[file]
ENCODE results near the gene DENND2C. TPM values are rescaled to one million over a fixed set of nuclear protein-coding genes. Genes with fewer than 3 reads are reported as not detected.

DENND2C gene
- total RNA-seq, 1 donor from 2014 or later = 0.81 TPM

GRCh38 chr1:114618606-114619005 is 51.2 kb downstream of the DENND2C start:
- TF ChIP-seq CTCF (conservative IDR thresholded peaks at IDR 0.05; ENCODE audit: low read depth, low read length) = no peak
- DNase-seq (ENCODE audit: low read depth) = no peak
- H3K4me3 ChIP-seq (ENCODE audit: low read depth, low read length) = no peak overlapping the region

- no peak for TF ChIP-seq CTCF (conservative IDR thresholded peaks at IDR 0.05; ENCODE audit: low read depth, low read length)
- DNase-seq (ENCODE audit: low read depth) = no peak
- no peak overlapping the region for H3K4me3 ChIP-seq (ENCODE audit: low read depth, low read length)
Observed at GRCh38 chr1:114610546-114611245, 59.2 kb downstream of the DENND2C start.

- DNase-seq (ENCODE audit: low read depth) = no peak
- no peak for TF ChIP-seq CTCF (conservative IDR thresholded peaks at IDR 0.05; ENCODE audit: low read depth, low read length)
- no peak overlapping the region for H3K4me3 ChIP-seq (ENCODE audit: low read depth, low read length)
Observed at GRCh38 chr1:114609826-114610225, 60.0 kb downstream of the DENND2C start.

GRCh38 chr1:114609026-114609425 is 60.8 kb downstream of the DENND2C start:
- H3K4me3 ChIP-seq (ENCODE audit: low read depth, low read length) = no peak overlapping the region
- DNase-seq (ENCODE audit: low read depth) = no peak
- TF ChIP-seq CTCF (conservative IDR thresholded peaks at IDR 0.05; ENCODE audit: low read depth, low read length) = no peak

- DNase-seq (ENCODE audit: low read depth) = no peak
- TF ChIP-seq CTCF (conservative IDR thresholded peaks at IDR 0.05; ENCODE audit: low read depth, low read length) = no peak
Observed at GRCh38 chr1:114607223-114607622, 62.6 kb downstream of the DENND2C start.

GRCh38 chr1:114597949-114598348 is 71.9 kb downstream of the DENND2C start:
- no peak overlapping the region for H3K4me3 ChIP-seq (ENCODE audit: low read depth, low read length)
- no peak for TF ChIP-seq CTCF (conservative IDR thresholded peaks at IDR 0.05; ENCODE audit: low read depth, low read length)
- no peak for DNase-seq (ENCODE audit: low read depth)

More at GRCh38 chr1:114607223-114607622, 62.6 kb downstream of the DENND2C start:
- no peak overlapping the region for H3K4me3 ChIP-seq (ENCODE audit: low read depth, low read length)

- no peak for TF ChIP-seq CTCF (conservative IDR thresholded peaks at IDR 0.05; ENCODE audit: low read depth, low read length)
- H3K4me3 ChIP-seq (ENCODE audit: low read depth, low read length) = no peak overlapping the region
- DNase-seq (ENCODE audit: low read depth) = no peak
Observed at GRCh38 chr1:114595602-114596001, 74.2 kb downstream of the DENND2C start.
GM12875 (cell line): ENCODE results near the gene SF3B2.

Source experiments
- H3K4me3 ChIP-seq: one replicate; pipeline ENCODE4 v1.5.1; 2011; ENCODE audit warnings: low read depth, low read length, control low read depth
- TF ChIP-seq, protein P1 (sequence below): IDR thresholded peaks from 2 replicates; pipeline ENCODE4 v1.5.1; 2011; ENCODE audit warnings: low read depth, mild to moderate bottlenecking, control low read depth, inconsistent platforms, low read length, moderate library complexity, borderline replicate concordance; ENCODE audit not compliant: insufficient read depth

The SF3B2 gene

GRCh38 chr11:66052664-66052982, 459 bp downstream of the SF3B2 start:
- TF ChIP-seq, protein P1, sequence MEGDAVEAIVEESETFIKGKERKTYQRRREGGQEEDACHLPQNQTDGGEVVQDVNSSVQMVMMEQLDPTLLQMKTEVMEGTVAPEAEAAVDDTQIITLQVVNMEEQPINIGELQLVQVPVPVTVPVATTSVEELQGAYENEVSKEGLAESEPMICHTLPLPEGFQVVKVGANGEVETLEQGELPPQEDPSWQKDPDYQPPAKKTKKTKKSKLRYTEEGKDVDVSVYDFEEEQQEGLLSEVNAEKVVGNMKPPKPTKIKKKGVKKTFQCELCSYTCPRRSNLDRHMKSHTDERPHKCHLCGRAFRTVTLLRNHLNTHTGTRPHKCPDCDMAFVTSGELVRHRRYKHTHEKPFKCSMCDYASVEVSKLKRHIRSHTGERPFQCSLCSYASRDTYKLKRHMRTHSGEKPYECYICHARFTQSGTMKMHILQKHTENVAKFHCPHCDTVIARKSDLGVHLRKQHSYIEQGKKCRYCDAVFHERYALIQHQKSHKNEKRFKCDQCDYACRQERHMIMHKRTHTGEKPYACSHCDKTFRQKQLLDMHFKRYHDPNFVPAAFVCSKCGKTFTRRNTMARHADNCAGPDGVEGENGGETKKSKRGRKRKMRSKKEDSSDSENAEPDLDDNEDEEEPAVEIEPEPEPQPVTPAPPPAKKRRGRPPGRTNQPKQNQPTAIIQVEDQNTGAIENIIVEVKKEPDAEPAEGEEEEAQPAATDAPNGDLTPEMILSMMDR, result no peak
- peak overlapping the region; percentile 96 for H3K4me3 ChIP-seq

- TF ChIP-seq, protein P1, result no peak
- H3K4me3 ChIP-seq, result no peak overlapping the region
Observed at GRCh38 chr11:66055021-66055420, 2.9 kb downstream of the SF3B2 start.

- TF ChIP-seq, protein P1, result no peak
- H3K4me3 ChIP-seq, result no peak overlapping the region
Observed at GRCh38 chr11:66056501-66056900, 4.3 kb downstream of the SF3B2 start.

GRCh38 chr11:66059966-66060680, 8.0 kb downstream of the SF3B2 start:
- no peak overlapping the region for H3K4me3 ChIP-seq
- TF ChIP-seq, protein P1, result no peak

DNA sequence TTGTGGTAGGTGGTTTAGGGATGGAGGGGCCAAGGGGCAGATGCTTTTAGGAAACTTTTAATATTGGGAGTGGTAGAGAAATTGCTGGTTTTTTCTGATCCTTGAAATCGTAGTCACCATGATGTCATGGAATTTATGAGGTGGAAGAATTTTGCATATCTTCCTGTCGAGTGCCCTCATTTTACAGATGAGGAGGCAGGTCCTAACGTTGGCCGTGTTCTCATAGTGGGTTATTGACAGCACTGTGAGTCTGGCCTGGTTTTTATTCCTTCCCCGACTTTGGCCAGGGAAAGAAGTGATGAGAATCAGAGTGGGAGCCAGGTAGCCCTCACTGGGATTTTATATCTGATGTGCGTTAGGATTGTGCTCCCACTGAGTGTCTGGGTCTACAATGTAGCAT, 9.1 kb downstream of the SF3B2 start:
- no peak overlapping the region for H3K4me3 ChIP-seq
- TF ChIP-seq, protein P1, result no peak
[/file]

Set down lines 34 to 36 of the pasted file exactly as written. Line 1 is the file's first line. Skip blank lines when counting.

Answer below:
Source experiments
- H3K4me3 ChIP-seq: one replicate; pipeline ENCODE4 v1.5.1; 2011; ENCODE audit warnings: low read depth, low read length, control low read depth
- TF ChIP-seq, protein P1 (sequence below): IDR thresholded peaks from 2 replicates; pipeline ENCODE4 v1.5.1; 2011; ENCODE audit warnings: low read depth, mild to moderate bottlenecking, control low read depth, inconsistent platforms, low read length, moderate library complexity, borderline replicate concordance; ENCODE audit not compliant: insufficient read depth